Proteomic Profiling of Early Chronic Pulmonary Hypertension: Evidence for Both Adaptive and Maladaptive Pathology. Journal of pulmonary & respiratory medicine Aziz, A., Lee, A. M., Ufere, N. N., Damiano, R. J., Townsend, R. R., Moon, M. R. 2015; 5 (1)


The molecular mechanisms governing right atrial (RA) and ventricular (RV) hypertrophy and failure in chronic pulmonary hypertension (CPH) remain unclear. The purpose of this investigation was to characterize RA and RV protein changes in CPH and determine their adaptive versus maladaptive role on hypertrophic development.Nine dogs underwent sternotomy and RA injection with 3 mg/kg dehydromonocrotaline (DMCT) to induce CPH (n=5) or sternotomy without DMCT (n=4). At 8-10 weeks, RA and RV proteomic analyses were completed after trypsinization of cut 2-D gel electrophoresis spots and peptide sequencing using mass spectrometry.In the RV, 13 protein spots were significantly altered with DMCT compared to Sham. Downregulated RV proteins included contractile elements: troponin T and C (-1.6 fold change), myosin regulatory light chain 2 (-1.9), cellular energetics modifier: fatty-acid binding protein (-1.5), and (3) ROS scavenger: superoxide dismutase 1 (-1.7). Conversely, beta-myosin heavy chain was upregulated (+1.7). In the RA, 22 proteins spots were altered including the following downregulated proteins contractile elements: tropomyosin 1 alpha chain (-1.9), cellular energetic proteins: ATP synthase (-1.5), fatty-acid binding protein (-2.5), and (3) polyubiquitin (-3.5). Crystallin alpha B (hypertrophy inhibitor) was upregulated in both the RV (+2.2) and RA (+2.6).In early stage hypertrophy there is adaptive upregulation of major RA and RV contractile substituents and attenuation of the hypertrophic response. However, there are multiple indices of maladaptive pathology including considerable cellular stress associated with aberrancy of actin machinery activity, decreased efficiency of energy utilization, and potentially decreased protein quality control.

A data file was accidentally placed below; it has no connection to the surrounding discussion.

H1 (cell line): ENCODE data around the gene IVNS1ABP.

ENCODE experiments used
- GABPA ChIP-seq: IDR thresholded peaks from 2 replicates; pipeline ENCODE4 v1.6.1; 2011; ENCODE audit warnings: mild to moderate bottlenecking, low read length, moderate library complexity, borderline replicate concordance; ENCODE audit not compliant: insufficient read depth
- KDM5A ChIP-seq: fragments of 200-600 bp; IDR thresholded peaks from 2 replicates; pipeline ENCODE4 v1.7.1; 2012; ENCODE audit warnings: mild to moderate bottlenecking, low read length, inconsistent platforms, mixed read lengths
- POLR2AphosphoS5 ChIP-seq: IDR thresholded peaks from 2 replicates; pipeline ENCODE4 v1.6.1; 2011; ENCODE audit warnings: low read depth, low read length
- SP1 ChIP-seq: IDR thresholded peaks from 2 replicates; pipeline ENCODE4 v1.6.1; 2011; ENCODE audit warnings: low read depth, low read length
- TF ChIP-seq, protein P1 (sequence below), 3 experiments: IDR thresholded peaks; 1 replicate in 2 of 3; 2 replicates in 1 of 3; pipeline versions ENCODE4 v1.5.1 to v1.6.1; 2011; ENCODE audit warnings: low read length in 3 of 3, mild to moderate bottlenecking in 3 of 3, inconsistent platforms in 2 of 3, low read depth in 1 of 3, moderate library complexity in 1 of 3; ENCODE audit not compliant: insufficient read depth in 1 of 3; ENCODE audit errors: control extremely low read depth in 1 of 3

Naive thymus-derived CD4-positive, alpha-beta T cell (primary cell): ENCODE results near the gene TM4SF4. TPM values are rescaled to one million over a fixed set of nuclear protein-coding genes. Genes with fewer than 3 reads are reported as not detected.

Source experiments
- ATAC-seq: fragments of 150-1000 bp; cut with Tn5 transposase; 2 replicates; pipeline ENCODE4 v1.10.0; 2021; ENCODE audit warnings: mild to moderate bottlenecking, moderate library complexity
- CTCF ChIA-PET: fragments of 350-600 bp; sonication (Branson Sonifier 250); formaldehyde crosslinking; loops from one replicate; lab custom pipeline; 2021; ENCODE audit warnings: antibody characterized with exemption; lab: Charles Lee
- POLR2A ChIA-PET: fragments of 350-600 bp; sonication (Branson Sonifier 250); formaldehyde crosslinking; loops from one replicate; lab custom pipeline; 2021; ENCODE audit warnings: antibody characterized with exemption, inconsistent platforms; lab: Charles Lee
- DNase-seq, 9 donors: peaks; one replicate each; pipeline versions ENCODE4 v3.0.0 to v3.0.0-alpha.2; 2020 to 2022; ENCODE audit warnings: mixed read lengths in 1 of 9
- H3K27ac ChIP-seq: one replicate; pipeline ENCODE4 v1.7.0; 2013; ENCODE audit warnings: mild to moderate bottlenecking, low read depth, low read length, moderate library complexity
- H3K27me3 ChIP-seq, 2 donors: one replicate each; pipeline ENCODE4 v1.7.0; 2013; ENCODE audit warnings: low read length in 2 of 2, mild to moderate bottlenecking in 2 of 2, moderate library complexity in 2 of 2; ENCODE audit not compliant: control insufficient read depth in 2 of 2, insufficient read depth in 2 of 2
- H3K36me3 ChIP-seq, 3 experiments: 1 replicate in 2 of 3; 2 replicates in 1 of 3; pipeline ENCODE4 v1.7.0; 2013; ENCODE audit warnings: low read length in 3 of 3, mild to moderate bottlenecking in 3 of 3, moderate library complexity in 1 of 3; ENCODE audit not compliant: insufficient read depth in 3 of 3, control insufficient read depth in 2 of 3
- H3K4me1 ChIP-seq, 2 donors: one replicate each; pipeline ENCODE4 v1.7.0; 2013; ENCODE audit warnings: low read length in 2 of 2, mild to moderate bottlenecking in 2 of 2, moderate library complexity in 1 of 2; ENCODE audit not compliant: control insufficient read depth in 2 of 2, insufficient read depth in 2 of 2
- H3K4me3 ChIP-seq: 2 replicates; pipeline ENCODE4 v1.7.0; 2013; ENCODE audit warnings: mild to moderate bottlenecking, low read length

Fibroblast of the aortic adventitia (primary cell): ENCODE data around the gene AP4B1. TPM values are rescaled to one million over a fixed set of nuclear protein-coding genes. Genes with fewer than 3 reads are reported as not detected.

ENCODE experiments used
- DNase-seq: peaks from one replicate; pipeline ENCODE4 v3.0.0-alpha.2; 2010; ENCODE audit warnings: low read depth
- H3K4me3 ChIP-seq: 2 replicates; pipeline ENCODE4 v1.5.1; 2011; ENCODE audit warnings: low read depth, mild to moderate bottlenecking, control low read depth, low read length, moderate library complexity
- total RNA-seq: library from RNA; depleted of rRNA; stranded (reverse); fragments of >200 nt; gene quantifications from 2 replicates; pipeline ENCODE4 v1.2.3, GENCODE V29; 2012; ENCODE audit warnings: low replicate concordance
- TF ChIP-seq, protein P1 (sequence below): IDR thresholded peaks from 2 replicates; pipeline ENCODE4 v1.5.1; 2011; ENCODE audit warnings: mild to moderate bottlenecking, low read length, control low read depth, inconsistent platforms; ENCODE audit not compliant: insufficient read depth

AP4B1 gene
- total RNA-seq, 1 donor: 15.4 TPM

View details for DOI 10.4172/2161-105X.1000241

View details for PubMedID 26246959

View details for PubMedCentralID PMC4523278